The world's first wiki where authorship really matters (Nature Genetics, 2008). Due credit and reputation for authors. Imagine a global collaborative knowledge base for original thoughts. Search thousands of articles and collaborate with scientists around the globe.

wikigene or wiki gene protein drug chemical gene disease author authorship tracking collaborative publishing evolutionary knowledge reputation system wiki2.0 global collaboration genes proteins drugs chemicals diseases compound
Hoffmann, R. A wiki for the life sciences where authorship matters. Nature Genetics (2008)

In vitro model for the nuclear transport of the hepadnavirus genome.

Hepadnaviruses contain a DNA genome, but they replicate via an RNA intermediate, synthesized by the cellular RNA polymerase II in the nucleus of the infected cell. Thus, nuclear transport of the viral DNA is required in the viral life cycle. Protein-free DNA is only poorly imported into the nucleus, so one or more of the viral proteins must be involved in the transport of the viral genome. In order to identify these viral proteins, we purified woodchuck hepadnavirus (WHV) core particles from infected woodchuck liver, isolated WHV DNA, and extracted the covalent complex of viral polymerase from the particles using urea. Intact core particles, the polymerase-DNA complex, or protein-free WHV DNA from core particles was added to digitonin-permeabilized HuH-7 cells, in which the cytosol was substituted by rabbit reticulocyte lysate (RRL) and an ATP-generating system. The distribution of the viral genome was analyzed by semiquantitative PCR or by hybridization in total nuclei, RRL, nuclear membranes, and nucleoplasm. The polymerase-DNA complex was efficiently transported into the nucleus, as indicated by the resistance of the nucleus-associated DNA to a short-term treatment with DNase I of the intact nuclei. The DNA within core particles stayed mainly in the cytosol and remained protected against DNase I. A minor part of the encapsidated DNA was bound to nuclei. It was protected against DNase I but became accessible after disruption of the nuclei. Deproteinized viral DNA completely remained in the cytosol. These data show that the viral polymerase is probably sufficient for mediating the transport of a hepadnavirus genome into the nucleus and that the viral core particles may release the genome at the nuclear membrane.[1]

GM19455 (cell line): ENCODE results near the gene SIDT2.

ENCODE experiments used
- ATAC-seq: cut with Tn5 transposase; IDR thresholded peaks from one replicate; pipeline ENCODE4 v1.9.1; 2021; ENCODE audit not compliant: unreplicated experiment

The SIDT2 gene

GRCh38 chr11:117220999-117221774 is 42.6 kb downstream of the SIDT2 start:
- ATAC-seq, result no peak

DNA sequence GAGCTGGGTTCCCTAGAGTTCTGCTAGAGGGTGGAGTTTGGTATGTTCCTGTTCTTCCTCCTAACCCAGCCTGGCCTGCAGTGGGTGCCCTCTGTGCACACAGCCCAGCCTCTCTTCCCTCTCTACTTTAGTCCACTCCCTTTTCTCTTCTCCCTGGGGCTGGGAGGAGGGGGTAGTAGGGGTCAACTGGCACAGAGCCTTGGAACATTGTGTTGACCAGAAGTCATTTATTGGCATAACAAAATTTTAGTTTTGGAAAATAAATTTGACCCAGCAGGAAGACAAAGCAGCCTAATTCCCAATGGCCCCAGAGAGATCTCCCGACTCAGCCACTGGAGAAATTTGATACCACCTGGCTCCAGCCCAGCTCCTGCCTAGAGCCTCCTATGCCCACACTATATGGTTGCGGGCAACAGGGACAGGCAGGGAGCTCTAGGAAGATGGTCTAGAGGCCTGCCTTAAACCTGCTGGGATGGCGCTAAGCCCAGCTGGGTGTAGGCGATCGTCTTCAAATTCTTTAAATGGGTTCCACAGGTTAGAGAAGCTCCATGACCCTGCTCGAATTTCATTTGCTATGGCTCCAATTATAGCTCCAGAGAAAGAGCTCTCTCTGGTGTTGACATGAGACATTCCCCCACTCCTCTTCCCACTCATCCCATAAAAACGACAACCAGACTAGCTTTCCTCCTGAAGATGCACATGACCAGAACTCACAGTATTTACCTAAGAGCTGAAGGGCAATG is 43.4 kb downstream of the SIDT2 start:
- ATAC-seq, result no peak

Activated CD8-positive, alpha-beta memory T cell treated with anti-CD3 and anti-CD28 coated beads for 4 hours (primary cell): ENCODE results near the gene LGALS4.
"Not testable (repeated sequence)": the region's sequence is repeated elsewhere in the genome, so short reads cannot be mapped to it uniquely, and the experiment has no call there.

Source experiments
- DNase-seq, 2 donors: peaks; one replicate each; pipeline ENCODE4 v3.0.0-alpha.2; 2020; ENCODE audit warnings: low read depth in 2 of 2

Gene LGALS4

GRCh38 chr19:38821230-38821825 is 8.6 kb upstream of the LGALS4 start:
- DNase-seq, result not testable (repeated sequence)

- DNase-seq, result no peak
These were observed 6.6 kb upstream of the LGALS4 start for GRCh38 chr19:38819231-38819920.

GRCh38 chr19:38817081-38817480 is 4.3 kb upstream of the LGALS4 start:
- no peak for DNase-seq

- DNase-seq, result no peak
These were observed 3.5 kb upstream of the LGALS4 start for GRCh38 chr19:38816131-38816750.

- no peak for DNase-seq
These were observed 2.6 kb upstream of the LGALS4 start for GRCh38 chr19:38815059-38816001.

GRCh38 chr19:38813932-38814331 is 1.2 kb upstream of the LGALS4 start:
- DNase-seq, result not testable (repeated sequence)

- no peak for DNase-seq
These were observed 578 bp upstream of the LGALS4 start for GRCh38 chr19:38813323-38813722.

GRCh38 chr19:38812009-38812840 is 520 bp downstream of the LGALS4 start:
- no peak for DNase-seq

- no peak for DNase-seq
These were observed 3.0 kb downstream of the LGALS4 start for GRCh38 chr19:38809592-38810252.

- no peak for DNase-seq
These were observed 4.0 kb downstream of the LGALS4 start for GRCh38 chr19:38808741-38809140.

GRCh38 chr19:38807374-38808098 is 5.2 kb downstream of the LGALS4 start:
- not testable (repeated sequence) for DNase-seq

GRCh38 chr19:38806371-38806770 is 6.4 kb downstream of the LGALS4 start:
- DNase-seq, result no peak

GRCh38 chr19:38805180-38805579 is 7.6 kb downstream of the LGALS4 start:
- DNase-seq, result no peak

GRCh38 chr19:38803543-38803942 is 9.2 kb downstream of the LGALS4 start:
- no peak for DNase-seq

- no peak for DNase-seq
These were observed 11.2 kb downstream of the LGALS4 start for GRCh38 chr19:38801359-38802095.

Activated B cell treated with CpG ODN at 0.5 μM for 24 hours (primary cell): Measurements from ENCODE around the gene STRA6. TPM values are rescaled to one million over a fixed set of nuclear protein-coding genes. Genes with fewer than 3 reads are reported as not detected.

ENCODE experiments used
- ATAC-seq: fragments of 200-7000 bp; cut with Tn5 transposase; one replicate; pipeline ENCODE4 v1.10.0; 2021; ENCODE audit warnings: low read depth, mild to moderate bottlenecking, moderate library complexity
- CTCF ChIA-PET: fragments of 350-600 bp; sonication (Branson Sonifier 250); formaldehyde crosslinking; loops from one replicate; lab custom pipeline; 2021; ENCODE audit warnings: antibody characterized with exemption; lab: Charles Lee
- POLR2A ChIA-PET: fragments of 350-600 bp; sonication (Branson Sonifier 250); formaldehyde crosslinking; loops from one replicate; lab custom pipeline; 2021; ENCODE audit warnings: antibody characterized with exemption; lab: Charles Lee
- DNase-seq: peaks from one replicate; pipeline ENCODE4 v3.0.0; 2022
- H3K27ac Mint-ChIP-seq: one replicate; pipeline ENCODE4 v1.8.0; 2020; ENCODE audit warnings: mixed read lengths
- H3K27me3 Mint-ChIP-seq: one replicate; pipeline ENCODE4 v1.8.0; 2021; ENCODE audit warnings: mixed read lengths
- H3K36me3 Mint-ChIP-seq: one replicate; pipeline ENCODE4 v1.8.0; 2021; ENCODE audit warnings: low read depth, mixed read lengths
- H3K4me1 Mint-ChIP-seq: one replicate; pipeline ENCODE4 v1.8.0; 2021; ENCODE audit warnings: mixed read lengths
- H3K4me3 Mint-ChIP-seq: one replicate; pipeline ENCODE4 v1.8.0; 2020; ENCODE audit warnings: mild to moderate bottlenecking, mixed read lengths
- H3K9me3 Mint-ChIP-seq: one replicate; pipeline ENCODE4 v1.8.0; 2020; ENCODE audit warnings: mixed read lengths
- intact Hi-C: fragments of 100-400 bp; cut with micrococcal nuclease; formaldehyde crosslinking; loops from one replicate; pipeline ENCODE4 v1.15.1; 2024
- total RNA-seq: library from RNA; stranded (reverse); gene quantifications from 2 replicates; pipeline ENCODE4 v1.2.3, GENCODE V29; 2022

1. In vitro model for the nuclear transport of the hepadnavirus genome. Kann, M., Bischof, A., Gerlich, W.H. J. Virol. (1997) [Pubmed]
WikiGenes - Universities